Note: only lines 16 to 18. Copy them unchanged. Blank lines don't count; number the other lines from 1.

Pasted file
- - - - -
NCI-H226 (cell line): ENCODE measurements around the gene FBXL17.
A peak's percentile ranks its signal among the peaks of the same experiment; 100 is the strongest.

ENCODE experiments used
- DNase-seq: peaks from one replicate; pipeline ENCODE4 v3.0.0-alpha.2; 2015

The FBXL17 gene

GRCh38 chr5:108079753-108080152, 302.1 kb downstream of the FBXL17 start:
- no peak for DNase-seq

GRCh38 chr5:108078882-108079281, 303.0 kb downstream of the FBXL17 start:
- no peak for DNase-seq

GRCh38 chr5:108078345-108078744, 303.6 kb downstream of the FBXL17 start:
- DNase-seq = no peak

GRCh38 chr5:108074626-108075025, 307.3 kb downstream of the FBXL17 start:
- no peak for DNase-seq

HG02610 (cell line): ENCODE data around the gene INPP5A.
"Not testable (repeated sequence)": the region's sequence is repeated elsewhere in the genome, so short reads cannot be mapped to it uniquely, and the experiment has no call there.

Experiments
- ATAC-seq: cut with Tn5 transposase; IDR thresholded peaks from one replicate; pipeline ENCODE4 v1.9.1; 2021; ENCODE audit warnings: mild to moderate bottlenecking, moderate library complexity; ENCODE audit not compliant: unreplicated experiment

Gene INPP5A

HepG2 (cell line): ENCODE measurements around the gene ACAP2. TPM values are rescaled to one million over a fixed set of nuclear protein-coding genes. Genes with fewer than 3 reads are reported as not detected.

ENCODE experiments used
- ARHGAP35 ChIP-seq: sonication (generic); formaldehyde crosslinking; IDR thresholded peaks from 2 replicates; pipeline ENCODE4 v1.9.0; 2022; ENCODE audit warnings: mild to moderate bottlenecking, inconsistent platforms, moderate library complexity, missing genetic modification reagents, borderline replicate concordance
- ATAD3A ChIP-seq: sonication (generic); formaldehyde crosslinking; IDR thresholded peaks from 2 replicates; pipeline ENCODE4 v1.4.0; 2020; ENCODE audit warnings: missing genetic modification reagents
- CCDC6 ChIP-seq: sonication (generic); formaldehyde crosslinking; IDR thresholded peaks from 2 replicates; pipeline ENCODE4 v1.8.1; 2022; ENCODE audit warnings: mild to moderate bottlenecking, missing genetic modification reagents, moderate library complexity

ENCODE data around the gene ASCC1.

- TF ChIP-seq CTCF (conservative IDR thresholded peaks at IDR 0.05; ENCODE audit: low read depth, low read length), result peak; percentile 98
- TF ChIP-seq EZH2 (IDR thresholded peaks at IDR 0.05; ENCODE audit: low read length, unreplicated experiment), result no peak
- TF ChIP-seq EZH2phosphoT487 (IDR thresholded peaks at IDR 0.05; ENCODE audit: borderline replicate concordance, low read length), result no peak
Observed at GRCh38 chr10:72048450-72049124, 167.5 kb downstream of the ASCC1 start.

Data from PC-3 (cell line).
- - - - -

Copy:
Experiments
- ATAC-seq: cut with Tn5 transposase; IDR thresholded peaks from one replicate; pipeline ENCODE4 v1.9.1; 2021; ENCODE audit warnings: mild to moderate bottlenecking, moderate library complexity; ENCODE audit not compliant: unreplicated experiment

Gene INPP5A